2001: Cornelio Sommaruga - ‘Grüss Gott’

Sommaruga with Amina Dikedi (left) and Msgr Fortunatus Nwachukwu at Caux, 2006 credit: Isabelle Mermindo


At the turn of the century, Cornelio Sommaruga was President of the Caux Foundation and later of IofC International. Andrew Stallybrass worked alongside him in Geneva. He writes:

I first met Cornelio Sommaruga at a private dinner party. He was then head of the International Committee of the Red Cross (ICRC) and was just back from Cuba, where he’d met with Fidel Castro, in the middle of the night, just before leaving.


Sommaruga in Somalia while President of the ICRC credit ICRC Pierre Boussel
With children in Somalia while President of the ICRC


In 1999, after he left the Red Cross, he became President of the Caux Foundation. He played an important role in the change of Moral Re-Armament’s name to Initiatives of Change (IofC) in 2001 and in the creation in 2002 of IofC International, of which he became the first President.

His commitment to IofC and the Caux conferences, especially those related to human security, led many in international circles to re-evaluate this hard-to-classify movement. Several times in Geneva, I have heard people say, ‘If Cornelio’s involved, I’ll need to take another look!’

If Cornelio's involved, I'll need to take another look.

We worked together in the IofC Geneva office, close to the United Nations, and in sight of his old ICRC headquarters. One morning, when we exchanged the usual pleasantries, I informed him that I was a little shaken – my wife had just been diagnosed with breast cancer. The next day, she received a handwritten card from him, and he’d won my deep gratitude and affection.


With Amina Dikedi (left) and Msgr Fortunatus Nwachuku in Caux, 2006


Sommaruga is a tall, broad, imposing physical presence, who greets everyone with ‘Grüss Gott’. He explains that the greeting, typical in Austria, Bavaria and eastern Switzerland, invokes the third presence in every encounter. ‘We’re not alone in this world,’ he says. He has friends on every continent. He knows the world – and the world knows him!

We’re not alone in this world.

Sommaruga’s roots are in Tessin, the Italian-speaking canton of Switzerland. He was born in 1932, the first of six children in a Swiss diplomatic family posted to Rome. He feels that his two strongest formative influences were his parents’ Christian faith, and the Scout movement. His first humanitarian commitment was volunteering to help the infirm on pilgrimages to Lourdes.


Cornelio Sommaruga  at UN
At a high-level meeting at the UN in Geneva (third from the left), 2015


He held dual Swiss and Italian nationality until he was 20. His father sent him to a private school so that he did not have to join the fascist youth movement in Mussolini’s Italy. For two years during the war, his father stayed on in Rome, while the rest of the family lived just across the Swiss border in Lugano. Both parents helped Jews to escape persecution – his father filling the children’s beds in Rome with fugitives, and his mother helping refugees to settle in Switzerland. These experiences gave him a ‘special attention’ for the Holocaust and Jewish people.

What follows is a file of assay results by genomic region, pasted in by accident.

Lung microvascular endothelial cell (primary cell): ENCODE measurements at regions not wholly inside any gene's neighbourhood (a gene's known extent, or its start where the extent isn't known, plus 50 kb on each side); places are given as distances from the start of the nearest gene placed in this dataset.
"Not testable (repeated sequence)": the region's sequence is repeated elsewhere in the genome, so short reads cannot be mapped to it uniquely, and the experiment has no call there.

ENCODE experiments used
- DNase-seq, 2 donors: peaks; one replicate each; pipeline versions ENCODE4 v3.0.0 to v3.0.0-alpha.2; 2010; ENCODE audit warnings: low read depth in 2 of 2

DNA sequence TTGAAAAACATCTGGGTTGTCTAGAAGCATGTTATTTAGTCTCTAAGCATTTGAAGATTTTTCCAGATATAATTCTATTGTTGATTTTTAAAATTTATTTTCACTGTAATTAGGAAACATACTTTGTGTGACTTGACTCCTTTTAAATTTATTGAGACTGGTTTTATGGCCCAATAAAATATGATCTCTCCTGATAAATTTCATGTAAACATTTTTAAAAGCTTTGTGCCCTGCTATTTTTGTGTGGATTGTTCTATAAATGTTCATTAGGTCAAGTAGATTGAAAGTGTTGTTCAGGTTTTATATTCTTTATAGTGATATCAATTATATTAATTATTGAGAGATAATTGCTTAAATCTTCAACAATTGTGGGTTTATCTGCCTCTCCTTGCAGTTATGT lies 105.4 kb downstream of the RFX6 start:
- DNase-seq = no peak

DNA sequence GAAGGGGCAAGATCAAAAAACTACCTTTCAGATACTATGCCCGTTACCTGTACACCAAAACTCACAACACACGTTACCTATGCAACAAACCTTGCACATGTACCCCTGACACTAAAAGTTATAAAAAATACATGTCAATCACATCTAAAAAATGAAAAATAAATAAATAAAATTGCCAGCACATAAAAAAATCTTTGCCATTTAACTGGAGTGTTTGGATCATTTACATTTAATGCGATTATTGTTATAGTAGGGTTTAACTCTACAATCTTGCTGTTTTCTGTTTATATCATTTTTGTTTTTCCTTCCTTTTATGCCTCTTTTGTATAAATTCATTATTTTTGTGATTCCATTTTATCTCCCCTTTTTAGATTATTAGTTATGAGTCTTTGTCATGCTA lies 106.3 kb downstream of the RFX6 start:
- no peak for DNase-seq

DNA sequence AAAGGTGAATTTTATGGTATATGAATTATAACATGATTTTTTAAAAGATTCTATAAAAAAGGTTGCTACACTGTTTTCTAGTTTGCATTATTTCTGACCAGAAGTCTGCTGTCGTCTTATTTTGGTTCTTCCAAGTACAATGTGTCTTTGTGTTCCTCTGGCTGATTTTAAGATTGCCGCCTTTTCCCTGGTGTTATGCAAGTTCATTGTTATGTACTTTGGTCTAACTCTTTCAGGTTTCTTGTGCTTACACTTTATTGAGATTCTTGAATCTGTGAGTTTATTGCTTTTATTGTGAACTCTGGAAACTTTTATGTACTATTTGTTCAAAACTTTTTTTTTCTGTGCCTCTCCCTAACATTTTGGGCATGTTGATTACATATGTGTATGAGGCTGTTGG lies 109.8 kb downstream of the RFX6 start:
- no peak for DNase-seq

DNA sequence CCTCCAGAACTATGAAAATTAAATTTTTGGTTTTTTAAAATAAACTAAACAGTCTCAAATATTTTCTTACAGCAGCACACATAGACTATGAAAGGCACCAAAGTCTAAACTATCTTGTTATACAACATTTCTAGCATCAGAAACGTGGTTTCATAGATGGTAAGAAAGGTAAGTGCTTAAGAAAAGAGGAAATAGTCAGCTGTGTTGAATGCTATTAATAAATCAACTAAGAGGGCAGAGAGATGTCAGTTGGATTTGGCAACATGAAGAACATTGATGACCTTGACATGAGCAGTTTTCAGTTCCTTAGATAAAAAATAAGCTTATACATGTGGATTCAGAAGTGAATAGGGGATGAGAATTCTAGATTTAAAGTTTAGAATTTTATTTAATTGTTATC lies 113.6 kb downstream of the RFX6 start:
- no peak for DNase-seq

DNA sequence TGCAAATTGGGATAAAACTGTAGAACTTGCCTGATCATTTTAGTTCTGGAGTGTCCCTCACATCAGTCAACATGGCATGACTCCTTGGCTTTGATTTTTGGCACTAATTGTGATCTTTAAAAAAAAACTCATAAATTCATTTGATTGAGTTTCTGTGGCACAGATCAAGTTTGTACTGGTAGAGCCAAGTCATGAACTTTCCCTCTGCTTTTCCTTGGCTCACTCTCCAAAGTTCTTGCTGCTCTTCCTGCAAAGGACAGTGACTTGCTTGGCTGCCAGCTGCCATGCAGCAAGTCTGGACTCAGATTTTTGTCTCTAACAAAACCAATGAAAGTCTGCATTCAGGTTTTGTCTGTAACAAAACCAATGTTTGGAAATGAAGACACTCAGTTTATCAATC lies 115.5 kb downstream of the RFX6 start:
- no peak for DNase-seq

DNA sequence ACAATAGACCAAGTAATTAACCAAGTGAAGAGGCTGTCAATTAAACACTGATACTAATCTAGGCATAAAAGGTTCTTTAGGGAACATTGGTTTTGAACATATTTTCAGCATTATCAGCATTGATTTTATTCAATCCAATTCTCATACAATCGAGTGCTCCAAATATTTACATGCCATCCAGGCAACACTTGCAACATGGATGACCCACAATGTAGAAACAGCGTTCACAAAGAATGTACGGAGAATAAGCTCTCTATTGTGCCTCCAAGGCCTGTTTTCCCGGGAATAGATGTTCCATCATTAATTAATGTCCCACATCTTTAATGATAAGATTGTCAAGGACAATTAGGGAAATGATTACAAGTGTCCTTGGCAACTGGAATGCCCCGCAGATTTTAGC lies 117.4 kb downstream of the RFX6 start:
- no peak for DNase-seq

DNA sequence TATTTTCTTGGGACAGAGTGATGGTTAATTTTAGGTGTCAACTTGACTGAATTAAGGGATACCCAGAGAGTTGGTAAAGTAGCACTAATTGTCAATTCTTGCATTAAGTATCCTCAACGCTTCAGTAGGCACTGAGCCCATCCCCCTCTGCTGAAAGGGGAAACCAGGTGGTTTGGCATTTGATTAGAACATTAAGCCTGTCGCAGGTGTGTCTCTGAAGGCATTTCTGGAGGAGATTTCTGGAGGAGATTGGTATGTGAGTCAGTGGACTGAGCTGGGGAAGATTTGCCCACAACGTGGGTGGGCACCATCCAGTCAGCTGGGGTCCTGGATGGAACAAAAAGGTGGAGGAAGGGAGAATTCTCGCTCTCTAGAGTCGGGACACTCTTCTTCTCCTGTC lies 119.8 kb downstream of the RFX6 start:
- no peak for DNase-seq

Today, coming up to 90, he is struggling to recover from Long Covid. The walls of his room in a convalescent home carry pictures of his six children and 16 grandchildren, who gather once a year over Whitsun, filling the best part of a small hotel.


Sahnoun and Sommaruga
With his friend and successor as IofC International President, Mohammed Sahnoun


Sommaruga remains Honorary President of the IofC International Association. He speaks of ‘the wonderful international network of motivated people’, but sees the need for more transparency between national groups.

He introduced the theme of ‘globalizing responsibility for human security’ to the Caux conferences. He worries that the world gives too little attention to the root causes of violence: ‘the vast economic and social disparities between and within states; the legal and illegal transfers of weapons and particularly small arms’. Civil society must try to counteract these forces, he believes. 


Cornelio Sommaruga and Christine Beerli at Caux
In discussion with Christine Beerli, President of Initiatives of Change Switzerland, in Caux


‘It needs a multilateral, intercultural and inter-religious approach,’ he stresses. 'But', he repeats, 'we are never alone. The power that gave us free will can inspire those of good will to work for a better future. There are more people than you think inspired by God or conscience working for true and lasting peace.’ Sommaruga is convinced that each of us has ‘an ethical responsibility to work for reconciliation through forgiveness and justice’, starting with ourselves.

My Caux image of Sommaruga is of him serving ice cream at the desert buffet in the dining room, and laughing. It’s important to serve, and be seen to serve.

The power that gave us free will can inspire those of good will to work for a better future.


Cornelio Sommaruga, Mohamed Sahnoun, Kofi Annan in Caux
With Kofi Annan and Mohamed Sahnoun in Caux, 2013



This story is part of our series 75 Years of Stories about individuals who found new direction and inspiration through Caux, one for each year from 1946 to 2021. If you know a story appropriate for this series, please do pass on your ideas by email to John Bond or Yara Zhgeib. If you would like to know more about the early years of Initiatives of Change and the conference centre in Caux please click here and visit the platform For A New World.


  • Photo Somalia: ICRC / Pierre Boussel
  • Photo 2006: Isabelle Mermindo
  • All other photos: Initiatives of Change


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